IV. Westover Partial Motion for Summary Judgment

  Westover has moved for partial summary judgment on all claims based upon the FMCSR. Under Illinois law "[i]n order to recover for a defendant's violation of a statute or rule designed to protect human life or property, a plaintiff must show: (1) the violation proximately caused the injury; (2) plaintiff belonged to the class of persons whom the rule was intended to protect from injury; (3) the kind of injury suffered by plaintiff was the kind of injury which the rule sought to prevent." Gouge v. Central Illinois Public Serv. Co., 582 N.E.2d 108, 112 (Ill. 1991).

  Westover argues that the third requirement is not met in the instant action because the FMCSR were intended to provide protection for hauling accidents that occurred on the highway rather than in a private loading dock. Westover points to the definition section of the FMCSR which defines an "accident" as "an occurrence involving a commercial motor vehicle operating on a highway in interstate or intrastate commerce," and states that the term does not include "[a]n occurrence involving only the loading or unloading of cargo." 49 C.F.R. § 390.5. Westover also points out that the version of 49 C.F.R. § 393.100 that was in effect at the time of the incident in question refers to ensuring that vehicles are properly loaded "when transporting cargo" and that the definition of "highway" in the regulations is limited to public areas.

  Plaintiffs respond by arguing that the Motor Safety Carrier Act of 1984 ("MSCA"), 49 App.U.S.C. § 2501 et seq., directed the Department of Transportation to issue regulations concerning the safety of the operations of commercial motor vehicles and, in response, the FMCSR were amended. Plaintiffs point out that pursuant to 49 U.S.C. § 31131 the stated purposes of the MSCA is "to promote the safe operation of commercial motor vehicles; . . . to minimize dangers to the health of operators of commercial motor vehicles and other employees whose employment directly affects motor carrier safety; and . . . to ensure increased compliance with traffic laws and with the commercial motor vehicle safety and health regulations and standards prescribed and orders issued under this chapter." 49 U.S.C. § 31131(a).

  Plaintiffs argue that the loading and unloading of cargo falls within the general purpose of the MSCA. Despite the general language in the MSCA, we find that the regulations clearly indicate that the FMCSR were not intended to cover or create a duty in regards to accidents that occur while unloading cargo in a private loading area. We also note that Plaintiffs specifically cite the regulations including 49 C.F.R. § 393.100(a) and 49 C.F.R. § 393.100(b) in their amended complaint. In addition, we note that the current version of 49 C.F.R. § 393.100 specifies that the load must be properly secured "when transporting cargo on public roads" and that the load must be secured to "prevent shifting upon or within the vehicle to such an extent that the vehicle's stability or maneuverability is adversely affected. . . ." These amendments are consistent with the other prior indicators of the limited scope of the FMCSR and offer further clarification that it was the intent to limit the scope of the FMCSR accordingly. Finally, we note that Plaintiffs cite Reed v. Ace Doran Hauling & Rigging Co., 1997 WL 177840 (N.D. Ill. 1997) in their answer to Goodyear's motion for summary judgment, but avoid referring to the case in their answer to Westover's motion for summary judgment. The Reed case relied upon by Plaintiffs illustrates the true purpose behind the FMCSR because, in that case, the plaintiff lost control of his truck while driving the vehicle because the load was not properly secured. Id. at *1. Therefore, we grant Westover's motion for partial summary judgment on the FMCSR claims.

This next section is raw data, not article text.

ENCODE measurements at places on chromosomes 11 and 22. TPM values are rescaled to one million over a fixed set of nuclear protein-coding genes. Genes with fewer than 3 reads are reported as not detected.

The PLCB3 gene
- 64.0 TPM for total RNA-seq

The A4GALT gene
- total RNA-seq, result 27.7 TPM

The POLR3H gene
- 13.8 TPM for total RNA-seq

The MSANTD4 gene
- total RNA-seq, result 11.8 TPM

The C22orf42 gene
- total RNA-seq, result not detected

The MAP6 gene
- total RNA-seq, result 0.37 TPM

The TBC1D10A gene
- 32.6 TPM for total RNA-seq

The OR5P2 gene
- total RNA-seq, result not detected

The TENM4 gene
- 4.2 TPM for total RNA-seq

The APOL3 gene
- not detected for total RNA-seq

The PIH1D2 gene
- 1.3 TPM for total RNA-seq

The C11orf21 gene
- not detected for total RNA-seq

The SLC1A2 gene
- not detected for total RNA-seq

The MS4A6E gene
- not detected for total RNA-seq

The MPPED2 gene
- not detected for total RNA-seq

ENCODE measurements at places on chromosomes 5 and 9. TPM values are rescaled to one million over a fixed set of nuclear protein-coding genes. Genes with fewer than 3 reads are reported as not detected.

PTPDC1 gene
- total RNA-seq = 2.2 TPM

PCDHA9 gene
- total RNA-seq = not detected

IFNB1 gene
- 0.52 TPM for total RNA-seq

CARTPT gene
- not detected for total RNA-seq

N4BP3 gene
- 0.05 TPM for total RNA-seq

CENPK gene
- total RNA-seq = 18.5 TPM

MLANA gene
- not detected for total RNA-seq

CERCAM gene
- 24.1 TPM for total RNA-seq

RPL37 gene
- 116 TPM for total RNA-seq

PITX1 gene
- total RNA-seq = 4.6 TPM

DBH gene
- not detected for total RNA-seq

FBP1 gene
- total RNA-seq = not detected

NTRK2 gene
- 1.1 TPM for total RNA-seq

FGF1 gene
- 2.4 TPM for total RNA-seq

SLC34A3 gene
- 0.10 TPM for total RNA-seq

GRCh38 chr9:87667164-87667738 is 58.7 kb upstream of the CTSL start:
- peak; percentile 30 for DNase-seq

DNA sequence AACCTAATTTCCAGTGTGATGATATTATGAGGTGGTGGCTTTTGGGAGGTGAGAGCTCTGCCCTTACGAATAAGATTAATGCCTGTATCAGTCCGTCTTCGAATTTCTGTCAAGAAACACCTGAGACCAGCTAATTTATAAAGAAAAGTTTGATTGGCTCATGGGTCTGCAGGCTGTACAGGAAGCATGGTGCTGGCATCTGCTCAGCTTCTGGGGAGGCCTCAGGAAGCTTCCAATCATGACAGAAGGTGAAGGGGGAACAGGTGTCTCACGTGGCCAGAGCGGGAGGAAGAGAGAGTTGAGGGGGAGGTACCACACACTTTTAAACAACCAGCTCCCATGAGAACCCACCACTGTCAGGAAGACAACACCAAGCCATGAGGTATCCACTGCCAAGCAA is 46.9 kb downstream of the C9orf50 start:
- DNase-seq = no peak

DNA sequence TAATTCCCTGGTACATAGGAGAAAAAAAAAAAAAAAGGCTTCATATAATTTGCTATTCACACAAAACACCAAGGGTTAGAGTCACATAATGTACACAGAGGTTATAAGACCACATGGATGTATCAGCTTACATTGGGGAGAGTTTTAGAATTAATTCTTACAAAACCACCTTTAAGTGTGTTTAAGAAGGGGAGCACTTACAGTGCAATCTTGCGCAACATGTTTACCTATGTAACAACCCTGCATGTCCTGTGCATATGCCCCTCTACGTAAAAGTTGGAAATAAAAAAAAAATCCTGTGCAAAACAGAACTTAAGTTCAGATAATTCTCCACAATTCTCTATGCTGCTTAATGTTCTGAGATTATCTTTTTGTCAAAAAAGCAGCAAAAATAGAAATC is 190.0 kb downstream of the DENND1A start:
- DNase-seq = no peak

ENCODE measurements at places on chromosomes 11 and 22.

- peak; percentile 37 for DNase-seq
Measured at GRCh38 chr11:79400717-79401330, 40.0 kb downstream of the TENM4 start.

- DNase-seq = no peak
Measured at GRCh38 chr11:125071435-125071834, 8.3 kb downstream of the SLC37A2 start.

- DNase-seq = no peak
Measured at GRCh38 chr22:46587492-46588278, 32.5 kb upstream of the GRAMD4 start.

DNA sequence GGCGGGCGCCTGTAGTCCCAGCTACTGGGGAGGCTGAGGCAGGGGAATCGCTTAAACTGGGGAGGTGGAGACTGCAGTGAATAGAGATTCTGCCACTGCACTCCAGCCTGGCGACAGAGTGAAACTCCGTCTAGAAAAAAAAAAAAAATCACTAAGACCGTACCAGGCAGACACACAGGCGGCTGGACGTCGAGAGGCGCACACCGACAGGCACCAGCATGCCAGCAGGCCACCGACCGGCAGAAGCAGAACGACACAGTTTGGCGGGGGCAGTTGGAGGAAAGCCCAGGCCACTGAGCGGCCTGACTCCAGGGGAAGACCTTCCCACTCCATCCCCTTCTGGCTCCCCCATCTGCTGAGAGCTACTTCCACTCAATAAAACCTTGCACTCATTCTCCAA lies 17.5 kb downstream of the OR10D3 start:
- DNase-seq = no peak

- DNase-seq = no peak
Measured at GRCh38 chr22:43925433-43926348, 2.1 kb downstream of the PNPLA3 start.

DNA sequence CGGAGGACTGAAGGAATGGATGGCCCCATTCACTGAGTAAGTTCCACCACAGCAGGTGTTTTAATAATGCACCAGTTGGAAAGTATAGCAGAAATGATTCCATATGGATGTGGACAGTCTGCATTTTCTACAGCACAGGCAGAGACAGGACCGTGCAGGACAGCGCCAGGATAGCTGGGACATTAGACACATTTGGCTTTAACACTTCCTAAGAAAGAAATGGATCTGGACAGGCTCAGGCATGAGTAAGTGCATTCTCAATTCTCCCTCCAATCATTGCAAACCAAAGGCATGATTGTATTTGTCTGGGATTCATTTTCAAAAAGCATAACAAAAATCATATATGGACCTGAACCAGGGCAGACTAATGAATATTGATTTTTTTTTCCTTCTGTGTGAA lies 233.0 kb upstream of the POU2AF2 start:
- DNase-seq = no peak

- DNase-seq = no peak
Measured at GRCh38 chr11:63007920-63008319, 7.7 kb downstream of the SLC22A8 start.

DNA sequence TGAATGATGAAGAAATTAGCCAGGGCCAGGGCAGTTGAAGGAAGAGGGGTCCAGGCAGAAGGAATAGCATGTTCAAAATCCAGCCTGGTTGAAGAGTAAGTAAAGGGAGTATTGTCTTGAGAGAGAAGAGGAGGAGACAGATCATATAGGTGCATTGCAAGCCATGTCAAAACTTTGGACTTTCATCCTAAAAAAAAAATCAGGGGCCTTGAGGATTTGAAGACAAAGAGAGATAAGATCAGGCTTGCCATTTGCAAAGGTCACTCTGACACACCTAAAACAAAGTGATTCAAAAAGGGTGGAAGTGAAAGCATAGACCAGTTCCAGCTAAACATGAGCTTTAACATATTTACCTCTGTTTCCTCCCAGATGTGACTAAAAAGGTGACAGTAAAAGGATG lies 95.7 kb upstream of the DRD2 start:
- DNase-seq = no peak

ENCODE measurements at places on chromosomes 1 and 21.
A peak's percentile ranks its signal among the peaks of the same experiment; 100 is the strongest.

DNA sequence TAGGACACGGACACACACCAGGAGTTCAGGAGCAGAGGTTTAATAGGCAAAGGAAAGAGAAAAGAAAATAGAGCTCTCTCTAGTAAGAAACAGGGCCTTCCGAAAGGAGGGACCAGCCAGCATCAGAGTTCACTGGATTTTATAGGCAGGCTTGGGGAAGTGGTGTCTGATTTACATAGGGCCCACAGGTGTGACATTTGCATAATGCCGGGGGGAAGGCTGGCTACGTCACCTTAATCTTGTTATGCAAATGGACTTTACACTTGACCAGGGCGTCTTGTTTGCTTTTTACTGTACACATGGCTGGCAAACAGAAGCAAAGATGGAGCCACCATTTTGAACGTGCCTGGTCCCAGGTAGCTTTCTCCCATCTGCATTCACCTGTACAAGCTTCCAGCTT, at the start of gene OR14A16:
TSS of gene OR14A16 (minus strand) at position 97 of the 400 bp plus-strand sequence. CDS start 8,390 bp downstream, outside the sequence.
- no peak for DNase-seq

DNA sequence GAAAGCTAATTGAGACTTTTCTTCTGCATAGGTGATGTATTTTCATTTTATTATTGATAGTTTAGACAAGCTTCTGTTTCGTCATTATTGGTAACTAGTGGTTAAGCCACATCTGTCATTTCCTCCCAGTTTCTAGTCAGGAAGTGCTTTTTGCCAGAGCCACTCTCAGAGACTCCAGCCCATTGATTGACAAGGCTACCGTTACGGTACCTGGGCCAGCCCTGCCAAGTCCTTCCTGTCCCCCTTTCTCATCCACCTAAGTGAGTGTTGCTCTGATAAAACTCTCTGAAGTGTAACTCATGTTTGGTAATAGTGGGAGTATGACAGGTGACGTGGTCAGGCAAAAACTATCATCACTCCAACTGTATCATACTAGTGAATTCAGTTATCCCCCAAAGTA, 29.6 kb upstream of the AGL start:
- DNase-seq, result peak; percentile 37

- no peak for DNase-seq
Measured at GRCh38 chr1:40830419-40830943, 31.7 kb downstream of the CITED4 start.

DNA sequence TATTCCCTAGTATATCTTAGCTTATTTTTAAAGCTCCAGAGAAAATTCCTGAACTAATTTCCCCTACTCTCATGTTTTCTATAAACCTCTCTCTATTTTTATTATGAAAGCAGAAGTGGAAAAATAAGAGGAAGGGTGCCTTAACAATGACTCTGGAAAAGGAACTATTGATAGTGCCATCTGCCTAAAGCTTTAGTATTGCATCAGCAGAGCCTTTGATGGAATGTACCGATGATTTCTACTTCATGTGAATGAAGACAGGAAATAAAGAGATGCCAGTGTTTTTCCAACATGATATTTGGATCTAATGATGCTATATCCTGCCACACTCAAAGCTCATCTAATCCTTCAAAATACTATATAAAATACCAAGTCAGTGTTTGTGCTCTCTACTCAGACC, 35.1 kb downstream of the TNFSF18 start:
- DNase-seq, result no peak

CONCLUSION

  Based on the foregoing analysis, we grant Goodyear's motion for summary judgment on the FMCSR claims and deny the remainder of the motion for summary judgment. We grant Westover's partial motion for summary judgment. We grant Goodyear's motion to bar the testimony of Pierson regarding the FMCSR and deny the motion to bar the testimony of Pierson regarding how the accident occurred and regarding industry customs and practices. We deny Plaintiff's motion to strike.

20041201